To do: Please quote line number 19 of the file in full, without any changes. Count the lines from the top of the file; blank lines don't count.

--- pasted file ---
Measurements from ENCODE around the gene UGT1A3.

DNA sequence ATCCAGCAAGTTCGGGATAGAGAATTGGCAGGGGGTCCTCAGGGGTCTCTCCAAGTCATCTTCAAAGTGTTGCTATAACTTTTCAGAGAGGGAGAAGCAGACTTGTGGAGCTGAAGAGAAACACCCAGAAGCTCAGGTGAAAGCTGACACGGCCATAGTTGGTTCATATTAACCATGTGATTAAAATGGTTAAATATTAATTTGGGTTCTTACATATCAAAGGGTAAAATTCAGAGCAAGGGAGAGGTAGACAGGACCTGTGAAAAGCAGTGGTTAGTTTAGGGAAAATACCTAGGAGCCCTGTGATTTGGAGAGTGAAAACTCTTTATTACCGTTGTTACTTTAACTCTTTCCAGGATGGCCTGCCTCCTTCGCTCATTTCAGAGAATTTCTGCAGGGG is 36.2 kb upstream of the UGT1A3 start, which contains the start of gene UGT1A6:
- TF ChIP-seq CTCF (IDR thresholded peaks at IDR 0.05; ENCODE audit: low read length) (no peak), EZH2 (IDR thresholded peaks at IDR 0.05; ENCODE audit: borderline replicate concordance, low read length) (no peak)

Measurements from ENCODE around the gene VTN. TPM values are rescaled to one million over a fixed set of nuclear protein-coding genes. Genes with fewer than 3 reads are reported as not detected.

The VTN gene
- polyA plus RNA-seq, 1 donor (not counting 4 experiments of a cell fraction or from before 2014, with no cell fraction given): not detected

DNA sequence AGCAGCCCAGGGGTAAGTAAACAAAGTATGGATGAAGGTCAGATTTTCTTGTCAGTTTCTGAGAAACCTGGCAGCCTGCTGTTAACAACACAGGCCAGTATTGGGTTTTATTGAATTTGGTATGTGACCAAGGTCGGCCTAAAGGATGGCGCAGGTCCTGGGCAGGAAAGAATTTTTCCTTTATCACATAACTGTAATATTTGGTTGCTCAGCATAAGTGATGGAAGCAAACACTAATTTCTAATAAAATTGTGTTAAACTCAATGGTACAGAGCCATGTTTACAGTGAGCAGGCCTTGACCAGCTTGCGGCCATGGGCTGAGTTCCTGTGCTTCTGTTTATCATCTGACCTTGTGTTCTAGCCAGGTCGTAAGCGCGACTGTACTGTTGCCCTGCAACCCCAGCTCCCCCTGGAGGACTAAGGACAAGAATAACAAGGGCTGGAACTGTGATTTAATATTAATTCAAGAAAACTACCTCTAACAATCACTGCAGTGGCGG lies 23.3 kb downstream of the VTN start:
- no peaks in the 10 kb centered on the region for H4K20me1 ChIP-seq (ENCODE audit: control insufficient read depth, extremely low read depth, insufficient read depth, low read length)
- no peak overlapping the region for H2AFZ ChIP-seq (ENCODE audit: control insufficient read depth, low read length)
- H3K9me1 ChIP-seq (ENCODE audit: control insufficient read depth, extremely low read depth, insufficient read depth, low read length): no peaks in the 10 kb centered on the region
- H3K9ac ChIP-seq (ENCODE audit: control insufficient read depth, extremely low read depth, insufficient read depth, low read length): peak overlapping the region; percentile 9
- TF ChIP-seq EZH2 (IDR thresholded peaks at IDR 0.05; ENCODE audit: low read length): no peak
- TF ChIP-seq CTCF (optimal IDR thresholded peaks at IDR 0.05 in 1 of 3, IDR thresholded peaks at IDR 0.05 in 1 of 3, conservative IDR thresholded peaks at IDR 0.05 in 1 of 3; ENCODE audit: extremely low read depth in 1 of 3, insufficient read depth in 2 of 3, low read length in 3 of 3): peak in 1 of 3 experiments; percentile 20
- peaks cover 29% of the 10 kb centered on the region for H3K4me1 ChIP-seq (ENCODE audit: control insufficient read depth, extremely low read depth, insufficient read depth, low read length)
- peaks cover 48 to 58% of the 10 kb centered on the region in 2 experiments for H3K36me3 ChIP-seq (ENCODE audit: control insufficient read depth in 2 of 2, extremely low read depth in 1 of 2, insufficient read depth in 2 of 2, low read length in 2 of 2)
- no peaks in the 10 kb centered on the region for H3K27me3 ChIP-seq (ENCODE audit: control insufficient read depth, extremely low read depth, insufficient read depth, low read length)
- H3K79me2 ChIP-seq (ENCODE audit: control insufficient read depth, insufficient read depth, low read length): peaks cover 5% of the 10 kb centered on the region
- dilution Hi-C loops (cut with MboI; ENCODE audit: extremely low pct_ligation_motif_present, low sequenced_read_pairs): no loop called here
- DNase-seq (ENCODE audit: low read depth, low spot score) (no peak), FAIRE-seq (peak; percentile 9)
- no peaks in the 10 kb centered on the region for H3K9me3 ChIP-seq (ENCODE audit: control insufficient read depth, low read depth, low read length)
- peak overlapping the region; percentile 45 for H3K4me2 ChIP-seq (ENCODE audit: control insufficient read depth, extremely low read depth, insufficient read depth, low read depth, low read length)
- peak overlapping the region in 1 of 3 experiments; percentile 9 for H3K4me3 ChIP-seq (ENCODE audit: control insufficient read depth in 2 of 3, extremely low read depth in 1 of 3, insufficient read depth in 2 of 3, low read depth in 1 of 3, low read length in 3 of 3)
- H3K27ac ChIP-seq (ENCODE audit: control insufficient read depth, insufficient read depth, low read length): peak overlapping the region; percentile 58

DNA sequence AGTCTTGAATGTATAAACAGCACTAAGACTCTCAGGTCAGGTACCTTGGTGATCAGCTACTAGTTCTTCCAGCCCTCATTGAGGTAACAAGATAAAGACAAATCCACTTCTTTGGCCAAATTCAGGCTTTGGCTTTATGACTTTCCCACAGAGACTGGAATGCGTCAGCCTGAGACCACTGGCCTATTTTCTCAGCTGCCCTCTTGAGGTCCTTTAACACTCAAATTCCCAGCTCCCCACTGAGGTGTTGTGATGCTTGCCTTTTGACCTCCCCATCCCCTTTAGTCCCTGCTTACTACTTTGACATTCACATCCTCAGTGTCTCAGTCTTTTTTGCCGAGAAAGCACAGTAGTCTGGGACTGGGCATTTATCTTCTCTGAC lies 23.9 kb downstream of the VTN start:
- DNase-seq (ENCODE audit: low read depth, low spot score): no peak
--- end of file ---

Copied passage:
- DNase-seq (ENCODE audit: low read depth, low spot score) (no peak), FAIRE-seq (peak; percentile 9)